This November, Alameda County voters will decide the fate of a pair of transportation and land use measures: Measure B, the reauthorization of a half-cent sales tax for transportation projects, and Measure D, an urban growth boundary initiative sponsored by the Sierra Club. Urban Ecology’s Board of Directors endorsed both measures in June 2000.

A Better Measure B
The result of a multi-year public process, the new Measure B includes tremendous gains for transit, paratransit, and bicycle/pedestrian programs. Because of the changes won by the Bay Area Transportation and Land Use Coalition during negotiations over the expenditure plan, Measure B has consensus support from environmentalists, transit advocates, organized labor, social justice advocates, the business community, and elected officials throughout the county. The large gains-a 7.6% shift in overall funding priorities-are due to thousands of letters, hundreds of appearances at public meetings, and the commitment of dozens of organizations.

“The plan provides crucial support for mass transit, nearly doubling the funds allocated to cash-strapped AC Transit, and initiates transit-oriented development and new express bus programs,” said Jeff Hobson, Coordinator of the Coalition’s Alameda County Chapter. “The new Measure B is a plan we can all support.”

But Alameda County will only see these benefits if Measure B passes by a two-thirds majority in November. And with the county’s existing half-cent transportation sales tax set to expire in March 2002, the new Measure B represents the last chance to reauthorize this crucial funding stream.

An Urban Growth Boundary in Alameda
County Measure D is a proposal to rewrite the East County Area Plan, drawing a firm urban growth boundary around the fast-growing suburbs of eastern Alameda County. A compilation of long-standing Sierra Club concerns, the initiative is controversial for the lands it would place outside development.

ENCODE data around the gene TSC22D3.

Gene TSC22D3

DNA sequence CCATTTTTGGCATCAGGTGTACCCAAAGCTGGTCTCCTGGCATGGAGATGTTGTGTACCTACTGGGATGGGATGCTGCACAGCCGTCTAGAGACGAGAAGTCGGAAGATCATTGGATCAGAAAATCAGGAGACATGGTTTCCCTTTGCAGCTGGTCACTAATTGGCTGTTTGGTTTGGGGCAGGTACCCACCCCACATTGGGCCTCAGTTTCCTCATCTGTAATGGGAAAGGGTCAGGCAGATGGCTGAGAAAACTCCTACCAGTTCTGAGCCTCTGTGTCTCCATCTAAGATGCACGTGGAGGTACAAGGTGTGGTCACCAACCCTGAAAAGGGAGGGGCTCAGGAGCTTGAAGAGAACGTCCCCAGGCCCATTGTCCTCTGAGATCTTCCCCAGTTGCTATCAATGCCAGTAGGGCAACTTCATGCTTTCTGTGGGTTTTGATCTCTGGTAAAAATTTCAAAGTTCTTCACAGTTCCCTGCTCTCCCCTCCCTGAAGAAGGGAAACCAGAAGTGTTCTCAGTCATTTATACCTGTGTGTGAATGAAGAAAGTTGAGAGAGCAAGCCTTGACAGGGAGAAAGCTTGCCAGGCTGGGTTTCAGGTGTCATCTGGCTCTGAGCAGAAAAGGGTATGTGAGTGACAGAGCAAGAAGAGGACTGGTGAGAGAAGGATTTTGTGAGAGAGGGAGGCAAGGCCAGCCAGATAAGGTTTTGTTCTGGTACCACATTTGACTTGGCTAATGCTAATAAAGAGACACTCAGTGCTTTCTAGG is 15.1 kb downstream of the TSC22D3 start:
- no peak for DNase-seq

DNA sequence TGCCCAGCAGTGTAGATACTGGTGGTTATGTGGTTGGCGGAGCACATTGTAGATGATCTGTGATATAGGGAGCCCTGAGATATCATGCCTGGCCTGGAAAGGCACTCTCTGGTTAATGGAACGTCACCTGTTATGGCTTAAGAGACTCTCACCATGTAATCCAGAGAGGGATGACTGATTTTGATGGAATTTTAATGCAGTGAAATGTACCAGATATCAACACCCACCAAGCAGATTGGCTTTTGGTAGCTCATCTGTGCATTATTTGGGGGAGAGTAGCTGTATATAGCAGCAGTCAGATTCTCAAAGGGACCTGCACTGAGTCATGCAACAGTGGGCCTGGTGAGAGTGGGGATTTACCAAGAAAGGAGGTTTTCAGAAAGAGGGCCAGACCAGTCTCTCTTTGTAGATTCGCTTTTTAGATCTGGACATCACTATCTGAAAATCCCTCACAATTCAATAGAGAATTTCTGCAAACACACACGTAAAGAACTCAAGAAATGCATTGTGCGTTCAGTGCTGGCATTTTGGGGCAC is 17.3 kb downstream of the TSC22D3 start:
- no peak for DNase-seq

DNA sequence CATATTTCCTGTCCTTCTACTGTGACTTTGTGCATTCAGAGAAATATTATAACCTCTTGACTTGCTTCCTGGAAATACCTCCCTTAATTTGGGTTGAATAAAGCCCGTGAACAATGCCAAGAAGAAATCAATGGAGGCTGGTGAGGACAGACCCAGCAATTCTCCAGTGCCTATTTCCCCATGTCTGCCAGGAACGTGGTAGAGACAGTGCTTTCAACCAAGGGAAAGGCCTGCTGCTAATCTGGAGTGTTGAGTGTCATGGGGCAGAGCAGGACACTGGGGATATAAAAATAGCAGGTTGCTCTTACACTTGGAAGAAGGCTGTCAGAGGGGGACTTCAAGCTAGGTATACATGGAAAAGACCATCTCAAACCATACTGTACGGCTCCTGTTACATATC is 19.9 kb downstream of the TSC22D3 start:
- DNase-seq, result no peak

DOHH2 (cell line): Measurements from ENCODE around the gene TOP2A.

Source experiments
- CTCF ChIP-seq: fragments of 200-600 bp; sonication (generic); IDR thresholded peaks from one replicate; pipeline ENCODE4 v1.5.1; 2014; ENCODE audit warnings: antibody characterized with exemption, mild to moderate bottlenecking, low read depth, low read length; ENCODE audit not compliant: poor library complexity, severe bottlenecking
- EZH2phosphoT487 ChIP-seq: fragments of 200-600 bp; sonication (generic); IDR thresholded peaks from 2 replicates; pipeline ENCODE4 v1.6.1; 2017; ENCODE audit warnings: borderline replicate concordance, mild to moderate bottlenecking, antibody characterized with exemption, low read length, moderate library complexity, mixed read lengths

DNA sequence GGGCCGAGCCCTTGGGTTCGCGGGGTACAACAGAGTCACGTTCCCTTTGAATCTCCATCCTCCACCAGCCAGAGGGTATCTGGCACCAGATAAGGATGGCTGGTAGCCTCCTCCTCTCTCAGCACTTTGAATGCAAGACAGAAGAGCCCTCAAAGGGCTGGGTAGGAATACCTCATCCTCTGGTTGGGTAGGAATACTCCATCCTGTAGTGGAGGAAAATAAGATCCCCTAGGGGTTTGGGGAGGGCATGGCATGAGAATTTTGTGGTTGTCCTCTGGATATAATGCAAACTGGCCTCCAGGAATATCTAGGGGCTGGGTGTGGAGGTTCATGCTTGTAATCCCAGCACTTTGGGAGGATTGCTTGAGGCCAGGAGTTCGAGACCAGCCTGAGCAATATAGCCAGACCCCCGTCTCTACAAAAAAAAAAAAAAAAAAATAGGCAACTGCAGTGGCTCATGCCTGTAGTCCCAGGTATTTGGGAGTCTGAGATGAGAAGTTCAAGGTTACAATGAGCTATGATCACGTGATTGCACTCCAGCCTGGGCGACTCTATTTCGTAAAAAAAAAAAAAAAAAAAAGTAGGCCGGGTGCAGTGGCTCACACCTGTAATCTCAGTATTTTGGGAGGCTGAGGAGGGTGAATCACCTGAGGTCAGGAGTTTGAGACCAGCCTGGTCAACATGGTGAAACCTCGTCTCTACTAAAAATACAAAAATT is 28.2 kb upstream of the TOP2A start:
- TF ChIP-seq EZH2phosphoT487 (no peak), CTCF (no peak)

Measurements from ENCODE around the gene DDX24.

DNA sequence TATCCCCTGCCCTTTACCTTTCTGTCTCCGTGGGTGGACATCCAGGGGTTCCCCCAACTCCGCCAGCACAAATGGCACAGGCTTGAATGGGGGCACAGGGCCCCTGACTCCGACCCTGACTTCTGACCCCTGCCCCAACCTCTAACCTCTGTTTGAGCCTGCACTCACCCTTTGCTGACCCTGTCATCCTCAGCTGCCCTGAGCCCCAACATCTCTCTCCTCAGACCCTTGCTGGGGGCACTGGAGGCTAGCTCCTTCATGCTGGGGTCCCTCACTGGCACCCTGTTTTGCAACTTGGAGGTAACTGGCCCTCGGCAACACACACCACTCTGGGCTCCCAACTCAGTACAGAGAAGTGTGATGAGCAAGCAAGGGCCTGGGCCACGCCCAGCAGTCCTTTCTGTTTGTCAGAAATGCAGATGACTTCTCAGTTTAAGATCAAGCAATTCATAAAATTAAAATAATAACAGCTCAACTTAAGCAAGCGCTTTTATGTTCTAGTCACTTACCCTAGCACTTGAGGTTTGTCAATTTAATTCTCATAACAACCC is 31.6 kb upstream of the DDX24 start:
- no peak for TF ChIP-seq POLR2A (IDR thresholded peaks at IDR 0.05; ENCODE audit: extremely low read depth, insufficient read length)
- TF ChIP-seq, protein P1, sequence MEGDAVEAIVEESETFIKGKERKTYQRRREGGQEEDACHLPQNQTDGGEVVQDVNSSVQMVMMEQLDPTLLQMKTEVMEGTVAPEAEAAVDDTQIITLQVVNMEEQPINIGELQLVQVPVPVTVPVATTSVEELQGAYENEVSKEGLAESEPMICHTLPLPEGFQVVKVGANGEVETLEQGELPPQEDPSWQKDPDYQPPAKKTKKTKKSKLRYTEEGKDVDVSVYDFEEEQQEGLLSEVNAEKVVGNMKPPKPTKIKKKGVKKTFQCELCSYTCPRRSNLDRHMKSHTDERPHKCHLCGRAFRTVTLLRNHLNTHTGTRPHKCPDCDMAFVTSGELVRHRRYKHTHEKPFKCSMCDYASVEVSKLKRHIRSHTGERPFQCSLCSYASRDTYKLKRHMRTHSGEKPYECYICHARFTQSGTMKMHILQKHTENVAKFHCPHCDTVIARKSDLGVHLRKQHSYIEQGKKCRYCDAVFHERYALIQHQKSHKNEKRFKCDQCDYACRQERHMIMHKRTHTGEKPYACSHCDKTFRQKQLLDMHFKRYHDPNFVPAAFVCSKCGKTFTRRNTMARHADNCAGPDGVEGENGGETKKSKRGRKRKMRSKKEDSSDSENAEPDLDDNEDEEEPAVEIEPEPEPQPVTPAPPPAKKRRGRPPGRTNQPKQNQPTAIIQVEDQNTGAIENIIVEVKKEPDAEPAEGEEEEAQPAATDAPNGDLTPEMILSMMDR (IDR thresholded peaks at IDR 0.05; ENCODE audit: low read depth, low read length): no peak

Voter approval of Measure D in November would send a strong message that the public will no longer accept car-oriented development at low densities on the suburban edge of the Bay Area. At the same time, UE has adopted a strong stance encouraging new infill development in Alameda County’s cities and suburbs in order to meet the region’s need for housing and transportation choices. In November 1999, we opposed the CAPP initiatives in the cities of Dublin, Pleasanton, and Livermore, which would have brought all development projects of ten units or more to a public vote.

Thus, while UE has endorsed the initiative as an important first step in managing eastern Alameda County’s pattern of low-density suburban development, we also strongly advocate that the urban growth boundary be used not as a drawbridge to stop growth but as a tool to shape and locate development differently. Urban growth boundaries can only work when they are accompanied by a commitment from local governments to examine, plan, and implement new ways of growing inside the line.

Contra Costa County Tries Smart Growth
Contra Costa County is experimenting with land use tools that curb edge development while encouraging new forms of growth within urbanized areas. In June, county supervisors voted to move the county’s urban limit line inward, making over 14,000 acres of agricultural land unavailable for urbanization. While the move angered developers, it was applauded by local residents and environmental organizations. Greenbelt Alliance, in particular, supported the eighteen-month analysis and public hearing process, which was spearheaded by Supervisor Donna Gerber.

“The change will be dramatic for Contra Costa County,” said Evelyn Stivers, the organization’s East Bay field director. “Now growth and investment can take place where it is most needed-in the older downtowns and the underused land of Contra Costa’s existing towns and cities.”

A companion proposal introduced by Supervisors John Gioia and Mark DeSaulnier proposes an additional study period to develop a package of local smart growth policies. The process would act as a means for local governments, businesses, and residents to determine how to encourage innovative development and reinvestment within their city limits.